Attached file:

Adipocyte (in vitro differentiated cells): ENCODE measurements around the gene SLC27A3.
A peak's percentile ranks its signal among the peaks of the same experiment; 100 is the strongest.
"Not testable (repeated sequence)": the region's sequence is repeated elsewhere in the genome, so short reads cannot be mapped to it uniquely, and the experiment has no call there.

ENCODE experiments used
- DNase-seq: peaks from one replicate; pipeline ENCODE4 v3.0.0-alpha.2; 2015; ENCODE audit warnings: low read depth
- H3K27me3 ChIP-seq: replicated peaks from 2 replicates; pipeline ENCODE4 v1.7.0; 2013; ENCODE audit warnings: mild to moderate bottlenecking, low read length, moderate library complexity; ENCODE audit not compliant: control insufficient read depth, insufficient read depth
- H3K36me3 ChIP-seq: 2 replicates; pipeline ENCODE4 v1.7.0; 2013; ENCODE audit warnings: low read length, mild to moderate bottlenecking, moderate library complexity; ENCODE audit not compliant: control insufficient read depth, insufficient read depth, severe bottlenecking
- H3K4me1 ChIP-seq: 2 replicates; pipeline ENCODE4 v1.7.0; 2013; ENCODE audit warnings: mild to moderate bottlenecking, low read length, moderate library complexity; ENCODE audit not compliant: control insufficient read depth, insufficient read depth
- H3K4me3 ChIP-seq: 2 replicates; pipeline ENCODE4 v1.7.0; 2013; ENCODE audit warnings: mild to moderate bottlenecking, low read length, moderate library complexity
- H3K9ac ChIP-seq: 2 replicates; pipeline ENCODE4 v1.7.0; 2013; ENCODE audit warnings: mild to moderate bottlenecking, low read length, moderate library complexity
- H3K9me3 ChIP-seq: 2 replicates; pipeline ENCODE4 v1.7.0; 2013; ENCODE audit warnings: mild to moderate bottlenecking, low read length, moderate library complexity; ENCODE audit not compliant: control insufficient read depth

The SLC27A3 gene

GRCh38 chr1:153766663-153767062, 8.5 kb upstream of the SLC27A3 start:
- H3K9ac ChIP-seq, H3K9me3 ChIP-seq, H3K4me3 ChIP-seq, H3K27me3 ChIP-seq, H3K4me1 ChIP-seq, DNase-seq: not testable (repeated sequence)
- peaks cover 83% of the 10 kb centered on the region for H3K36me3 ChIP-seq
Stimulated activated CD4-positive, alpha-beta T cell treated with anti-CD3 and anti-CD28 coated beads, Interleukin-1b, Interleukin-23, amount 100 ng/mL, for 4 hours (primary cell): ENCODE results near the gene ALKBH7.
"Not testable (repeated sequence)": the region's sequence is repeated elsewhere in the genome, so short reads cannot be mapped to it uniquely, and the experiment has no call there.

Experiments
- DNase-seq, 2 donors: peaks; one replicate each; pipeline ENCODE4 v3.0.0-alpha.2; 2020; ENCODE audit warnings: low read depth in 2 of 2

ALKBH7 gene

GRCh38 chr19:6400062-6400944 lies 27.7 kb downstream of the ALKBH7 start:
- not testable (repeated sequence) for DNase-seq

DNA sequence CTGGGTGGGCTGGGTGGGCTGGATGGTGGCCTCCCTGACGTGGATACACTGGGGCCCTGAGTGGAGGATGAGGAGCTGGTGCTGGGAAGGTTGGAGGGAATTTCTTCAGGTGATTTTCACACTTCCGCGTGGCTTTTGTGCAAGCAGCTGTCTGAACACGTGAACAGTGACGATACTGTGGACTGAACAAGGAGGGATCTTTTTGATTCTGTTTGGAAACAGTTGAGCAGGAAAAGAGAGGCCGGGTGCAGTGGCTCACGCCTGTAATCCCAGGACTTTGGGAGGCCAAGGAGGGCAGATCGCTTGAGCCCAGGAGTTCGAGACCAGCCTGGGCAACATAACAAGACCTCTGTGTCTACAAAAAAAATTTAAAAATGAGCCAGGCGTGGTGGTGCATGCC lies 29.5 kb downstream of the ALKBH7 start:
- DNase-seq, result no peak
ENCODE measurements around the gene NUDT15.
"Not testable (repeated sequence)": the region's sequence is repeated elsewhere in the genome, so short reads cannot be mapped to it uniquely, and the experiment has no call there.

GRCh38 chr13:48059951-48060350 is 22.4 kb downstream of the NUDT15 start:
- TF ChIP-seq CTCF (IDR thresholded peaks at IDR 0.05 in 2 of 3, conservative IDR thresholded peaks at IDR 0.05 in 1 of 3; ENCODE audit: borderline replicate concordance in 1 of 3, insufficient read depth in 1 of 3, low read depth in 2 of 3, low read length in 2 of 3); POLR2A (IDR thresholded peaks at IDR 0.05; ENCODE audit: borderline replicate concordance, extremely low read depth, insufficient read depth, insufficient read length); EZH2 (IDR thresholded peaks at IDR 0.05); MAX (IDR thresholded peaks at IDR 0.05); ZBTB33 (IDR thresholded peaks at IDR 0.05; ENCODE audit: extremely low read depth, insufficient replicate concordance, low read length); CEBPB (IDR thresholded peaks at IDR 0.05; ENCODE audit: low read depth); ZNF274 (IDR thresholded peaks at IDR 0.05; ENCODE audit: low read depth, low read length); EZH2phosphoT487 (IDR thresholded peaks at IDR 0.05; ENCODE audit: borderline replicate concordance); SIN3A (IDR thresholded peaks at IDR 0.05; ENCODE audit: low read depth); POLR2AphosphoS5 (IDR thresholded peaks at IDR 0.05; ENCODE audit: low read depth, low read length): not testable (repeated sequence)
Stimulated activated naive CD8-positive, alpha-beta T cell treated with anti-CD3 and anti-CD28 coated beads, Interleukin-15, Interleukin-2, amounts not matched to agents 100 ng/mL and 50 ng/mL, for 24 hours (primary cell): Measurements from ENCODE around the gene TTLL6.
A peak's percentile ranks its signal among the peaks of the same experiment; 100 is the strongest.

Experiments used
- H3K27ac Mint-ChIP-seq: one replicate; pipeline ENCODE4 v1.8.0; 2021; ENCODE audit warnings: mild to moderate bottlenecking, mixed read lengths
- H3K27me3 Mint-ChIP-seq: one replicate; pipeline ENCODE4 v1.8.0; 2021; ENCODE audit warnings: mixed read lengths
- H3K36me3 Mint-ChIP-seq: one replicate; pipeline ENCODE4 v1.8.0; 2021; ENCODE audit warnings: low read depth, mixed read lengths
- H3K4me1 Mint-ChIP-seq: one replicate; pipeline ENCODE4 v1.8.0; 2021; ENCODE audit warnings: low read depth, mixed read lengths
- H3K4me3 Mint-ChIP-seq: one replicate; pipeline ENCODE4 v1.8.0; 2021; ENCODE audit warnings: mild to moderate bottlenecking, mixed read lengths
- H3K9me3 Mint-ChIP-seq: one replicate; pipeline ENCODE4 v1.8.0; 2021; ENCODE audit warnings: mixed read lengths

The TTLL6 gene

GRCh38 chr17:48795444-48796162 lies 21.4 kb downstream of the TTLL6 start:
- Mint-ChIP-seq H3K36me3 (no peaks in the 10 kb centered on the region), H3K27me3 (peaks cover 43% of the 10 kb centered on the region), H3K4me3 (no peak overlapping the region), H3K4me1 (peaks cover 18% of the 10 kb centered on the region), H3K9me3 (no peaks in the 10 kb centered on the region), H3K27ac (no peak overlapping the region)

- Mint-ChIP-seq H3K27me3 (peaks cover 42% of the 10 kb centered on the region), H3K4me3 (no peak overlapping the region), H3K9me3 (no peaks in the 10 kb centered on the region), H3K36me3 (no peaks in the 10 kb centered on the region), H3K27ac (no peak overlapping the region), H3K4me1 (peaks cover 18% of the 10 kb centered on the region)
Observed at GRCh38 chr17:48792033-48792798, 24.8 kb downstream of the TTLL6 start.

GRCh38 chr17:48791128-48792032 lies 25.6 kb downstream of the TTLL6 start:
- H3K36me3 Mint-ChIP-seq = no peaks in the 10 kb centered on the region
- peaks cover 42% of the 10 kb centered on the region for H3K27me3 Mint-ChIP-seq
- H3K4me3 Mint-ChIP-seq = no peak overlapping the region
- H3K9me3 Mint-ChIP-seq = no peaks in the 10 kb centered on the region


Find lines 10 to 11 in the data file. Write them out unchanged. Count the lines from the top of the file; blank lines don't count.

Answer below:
- H3K9ac ChIP-seq: 2 replicates; pipeline ENCODE4 v1.7.0; 2013; ENCODE audit warnings: mild to moderate bottlenecking, low read length, moderate library complexity
- H3K9me3 ChIP-seq: 2 replicates; pipeline ENCODE4 v1.7.0; 2013; ENCODE audit warnings: mild to moderate bottlenecking, low read length, moderate library complexity; ENCODE audit not compliant: control insufficient read depth